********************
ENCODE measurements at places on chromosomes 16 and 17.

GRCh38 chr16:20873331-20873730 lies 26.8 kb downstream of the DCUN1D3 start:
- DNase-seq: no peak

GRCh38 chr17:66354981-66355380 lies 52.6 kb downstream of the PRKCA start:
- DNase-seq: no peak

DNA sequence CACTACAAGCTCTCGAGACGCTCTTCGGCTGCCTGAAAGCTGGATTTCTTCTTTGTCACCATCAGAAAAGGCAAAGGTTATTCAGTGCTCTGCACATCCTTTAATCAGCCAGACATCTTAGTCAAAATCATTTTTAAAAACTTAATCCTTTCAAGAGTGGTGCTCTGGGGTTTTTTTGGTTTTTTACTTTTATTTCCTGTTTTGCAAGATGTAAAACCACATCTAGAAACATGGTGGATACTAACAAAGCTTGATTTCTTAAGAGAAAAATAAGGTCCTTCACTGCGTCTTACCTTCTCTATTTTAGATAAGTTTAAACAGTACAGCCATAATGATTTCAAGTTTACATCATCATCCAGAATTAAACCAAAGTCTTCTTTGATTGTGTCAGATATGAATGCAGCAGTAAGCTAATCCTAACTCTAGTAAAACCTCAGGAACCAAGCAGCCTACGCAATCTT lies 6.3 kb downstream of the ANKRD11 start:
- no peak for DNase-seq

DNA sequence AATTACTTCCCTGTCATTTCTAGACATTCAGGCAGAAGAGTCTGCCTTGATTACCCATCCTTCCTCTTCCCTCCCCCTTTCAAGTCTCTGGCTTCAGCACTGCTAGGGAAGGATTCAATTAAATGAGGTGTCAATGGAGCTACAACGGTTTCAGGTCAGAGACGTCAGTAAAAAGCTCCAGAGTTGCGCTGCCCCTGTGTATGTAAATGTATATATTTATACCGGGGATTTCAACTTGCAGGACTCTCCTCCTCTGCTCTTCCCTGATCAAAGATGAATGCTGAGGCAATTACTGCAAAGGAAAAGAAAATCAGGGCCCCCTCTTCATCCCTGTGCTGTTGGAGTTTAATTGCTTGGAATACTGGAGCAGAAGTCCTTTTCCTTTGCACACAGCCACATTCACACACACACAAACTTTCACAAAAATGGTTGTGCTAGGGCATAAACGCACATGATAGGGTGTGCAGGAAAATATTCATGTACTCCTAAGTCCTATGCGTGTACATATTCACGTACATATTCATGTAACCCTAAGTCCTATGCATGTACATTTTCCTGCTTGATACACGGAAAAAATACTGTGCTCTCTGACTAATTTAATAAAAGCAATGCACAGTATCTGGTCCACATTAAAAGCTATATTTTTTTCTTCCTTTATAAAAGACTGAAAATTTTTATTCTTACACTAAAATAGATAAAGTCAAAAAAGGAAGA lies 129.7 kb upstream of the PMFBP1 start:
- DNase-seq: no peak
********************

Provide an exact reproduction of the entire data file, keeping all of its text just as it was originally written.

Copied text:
ENCODE measurements at places on chromosomes 16 and 17.

GRCh38 chr16:20873331-20873730 lies 26.8 kb downstream of the DCUN1D3 start:
- DNase-seq: no peak

GRCh38 chr17:66354981-66355380 lies 52.6 kb downstream of the PRKCA start:
- DNase-seq: no peak

DNA sequence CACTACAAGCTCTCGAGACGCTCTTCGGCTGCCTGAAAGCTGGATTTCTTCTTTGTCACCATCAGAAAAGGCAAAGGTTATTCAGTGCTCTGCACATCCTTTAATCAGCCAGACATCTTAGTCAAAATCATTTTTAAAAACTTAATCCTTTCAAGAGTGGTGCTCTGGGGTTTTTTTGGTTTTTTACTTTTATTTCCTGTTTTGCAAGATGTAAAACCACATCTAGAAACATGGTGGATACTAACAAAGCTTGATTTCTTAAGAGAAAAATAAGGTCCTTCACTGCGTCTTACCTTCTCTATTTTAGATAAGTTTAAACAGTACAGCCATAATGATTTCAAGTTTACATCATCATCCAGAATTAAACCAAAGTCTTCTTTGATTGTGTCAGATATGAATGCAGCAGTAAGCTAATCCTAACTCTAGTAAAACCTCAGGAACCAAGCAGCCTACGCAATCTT lies 6.3 kb downstream of the ANKRD11 start:
- no peak for DNase-seq

DNA sequence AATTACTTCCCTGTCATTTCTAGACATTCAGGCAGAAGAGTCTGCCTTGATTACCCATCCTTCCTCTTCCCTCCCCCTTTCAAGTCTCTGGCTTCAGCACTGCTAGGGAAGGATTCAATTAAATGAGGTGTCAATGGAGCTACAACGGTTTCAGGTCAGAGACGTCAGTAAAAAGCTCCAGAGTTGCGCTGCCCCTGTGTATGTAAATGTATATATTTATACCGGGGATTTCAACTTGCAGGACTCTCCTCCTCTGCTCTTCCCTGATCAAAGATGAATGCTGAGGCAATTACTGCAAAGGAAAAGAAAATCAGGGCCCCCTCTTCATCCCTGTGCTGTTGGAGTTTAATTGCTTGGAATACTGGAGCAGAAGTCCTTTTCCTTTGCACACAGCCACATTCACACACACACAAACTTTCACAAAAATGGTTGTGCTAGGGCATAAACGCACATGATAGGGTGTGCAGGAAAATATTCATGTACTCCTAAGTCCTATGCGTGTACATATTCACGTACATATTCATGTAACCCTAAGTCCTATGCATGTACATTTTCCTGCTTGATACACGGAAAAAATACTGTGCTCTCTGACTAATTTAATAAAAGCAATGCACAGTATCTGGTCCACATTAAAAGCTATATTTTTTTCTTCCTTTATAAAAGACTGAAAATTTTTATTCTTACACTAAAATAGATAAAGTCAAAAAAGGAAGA lies 129.7 kb upstream of the PMFBP1 start:
- DNase-seq: no peak